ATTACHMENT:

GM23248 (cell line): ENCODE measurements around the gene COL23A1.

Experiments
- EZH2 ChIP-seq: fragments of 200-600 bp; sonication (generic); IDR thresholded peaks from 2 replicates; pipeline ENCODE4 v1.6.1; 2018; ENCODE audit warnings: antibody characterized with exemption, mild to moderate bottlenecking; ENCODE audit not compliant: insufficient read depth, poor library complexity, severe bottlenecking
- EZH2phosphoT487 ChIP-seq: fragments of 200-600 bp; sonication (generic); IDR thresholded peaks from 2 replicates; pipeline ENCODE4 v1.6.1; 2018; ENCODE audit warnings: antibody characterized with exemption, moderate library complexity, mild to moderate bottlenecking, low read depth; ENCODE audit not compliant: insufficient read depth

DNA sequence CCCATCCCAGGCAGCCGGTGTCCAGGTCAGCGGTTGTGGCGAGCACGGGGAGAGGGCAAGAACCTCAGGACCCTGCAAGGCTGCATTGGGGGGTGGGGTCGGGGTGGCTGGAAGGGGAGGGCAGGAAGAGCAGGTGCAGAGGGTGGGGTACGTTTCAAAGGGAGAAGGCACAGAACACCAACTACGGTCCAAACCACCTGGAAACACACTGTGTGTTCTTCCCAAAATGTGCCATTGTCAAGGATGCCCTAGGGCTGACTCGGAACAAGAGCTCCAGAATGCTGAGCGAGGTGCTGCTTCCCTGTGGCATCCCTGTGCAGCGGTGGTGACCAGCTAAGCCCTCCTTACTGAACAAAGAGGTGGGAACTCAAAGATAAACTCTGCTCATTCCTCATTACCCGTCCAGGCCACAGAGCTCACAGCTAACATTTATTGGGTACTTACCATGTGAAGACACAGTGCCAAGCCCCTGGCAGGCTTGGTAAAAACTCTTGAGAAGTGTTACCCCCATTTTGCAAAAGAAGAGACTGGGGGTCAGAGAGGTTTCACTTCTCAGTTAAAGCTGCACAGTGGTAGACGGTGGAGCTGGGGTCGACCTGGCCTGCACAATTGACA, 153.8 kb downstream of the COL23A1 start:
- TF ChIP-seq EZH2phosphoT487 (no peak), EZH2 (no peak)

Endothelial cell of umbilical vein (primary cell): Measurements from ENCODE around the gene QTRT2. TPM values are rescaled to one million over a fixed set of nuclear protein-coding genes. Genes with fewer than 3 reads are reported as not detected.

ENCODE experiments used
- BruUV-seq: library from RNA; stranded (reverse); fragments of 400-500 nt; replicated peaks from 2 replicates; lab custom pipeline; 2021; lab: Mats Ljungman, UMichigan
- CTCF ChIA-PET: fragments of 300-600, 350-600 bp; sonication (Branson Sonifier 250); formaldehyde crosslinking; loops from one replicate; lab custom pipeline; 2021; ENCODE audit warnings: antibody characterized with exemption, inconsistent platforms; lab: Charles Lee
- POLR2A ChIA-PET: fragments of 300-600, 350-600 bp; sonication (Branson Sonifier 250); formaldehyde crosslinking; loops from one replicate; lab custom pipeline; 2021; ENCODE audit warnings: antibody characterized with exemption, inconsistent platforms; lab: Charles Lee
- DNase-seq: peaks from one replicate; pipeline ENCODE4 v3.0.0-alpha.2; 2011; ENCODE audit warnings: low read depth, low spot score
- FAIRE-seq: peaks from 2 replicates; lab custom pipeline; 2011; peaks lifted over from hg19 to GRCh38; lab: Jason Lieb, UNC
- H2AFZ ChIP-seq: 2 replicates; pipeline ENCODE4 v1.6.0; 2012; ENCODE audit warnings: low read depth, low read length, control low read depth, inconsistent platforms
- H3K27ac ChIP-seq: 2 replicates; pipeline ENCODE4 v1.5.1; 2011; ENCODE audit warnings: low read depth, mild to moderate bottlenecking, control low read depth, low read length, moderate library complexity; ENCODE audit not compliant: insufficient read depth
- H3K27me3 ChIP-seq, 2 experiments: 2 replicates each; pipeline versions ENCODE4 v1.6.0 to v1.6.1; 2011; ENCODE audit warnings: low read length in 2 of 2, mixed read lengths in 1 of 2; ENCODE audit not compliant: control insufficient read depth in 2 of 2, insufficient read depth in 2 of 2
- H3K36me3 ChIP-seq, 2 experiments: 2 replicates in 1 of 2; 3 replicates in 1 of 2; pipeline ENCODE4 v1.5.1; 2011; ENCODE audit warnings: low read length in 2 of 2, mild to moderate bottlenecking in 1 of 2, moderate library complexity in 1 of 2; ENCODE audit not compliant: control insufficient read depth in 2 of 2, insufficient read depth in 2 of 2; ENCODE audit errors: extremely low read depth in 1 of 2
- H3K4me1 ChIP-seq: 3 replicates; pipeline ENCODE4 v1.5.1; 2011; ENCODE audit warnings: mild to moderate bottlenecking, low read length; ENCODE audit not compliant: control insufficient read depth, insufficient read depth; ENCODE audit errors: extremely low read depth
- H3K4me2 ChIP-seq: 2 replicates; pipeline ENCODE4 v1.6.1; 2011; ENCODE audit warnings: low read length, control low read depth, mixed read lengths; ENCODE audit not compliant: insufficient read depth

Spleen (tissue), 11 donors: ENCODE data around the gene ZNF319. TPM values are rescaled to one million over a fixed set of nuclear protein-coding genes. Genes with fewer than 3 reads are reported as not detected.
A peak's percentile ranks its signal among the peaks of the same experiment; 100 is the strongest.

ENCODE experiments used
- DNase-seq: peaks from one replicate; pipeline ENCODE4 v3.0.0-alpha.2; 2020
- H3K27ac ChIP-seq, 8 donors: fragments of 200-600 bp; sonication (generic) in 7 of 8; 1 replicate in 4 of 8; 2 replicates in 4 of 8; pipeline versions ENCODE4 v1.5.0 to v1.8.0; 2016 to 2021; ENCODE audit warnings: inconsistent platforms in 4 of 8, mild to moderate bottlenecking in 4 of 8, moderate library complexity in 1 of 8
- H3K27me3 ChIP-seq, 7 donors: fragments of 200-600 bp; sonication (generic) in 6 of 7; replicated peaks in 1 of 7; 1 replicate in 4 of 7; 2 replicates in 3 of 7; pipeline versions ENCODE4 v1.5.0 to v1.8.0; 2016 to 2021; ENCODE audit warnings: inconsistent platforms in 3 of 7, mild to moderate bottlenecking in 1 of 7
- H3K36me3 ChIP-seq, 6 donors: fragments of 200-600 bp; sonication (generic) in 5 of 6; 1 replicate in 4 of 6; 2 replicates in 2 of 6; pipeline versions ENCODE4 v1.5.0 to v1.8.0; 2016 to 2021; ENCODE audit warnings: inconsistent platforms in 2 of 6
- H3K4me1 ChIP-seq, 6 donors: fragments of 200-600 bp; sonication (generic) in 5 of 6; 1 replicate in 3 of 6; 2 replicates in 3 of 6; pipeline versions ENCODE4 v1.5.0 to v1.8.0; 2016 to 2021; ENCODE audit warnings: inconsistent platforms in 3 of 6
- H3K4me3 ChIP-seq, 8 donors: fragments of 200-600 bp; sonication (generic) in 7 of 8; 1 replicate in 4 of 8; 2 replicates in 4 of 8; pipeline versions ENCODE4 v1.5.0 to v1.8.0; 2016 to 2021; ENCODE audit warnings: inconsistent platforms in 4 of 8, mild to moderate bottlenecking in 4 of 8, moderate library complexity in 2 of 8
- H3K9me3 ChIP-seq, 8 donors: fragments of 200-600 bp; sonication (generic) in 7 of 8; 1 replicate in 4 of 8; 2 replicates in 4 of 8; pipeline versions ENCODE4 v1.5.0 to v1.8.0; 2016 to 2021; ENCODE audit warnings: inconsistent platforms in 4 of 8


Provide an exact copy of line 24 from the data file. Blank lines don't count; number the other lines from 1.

- H3K27ac ChIP-seq, 8 donors: fragments of 200-600 bp; sonication (generic) in 7 of 8; 1 replicate in 4 of 8; 2 replicates in 4 of 8; pipeline versions ENCODE4 v1.5.0 to v1.8.0; 2016 to 2021; ENCODE audit warnings: inconsistent platforms in 4 of 8, mild to moderate bottlenecking in 4 of 8, moderate library complexity in 1 of 8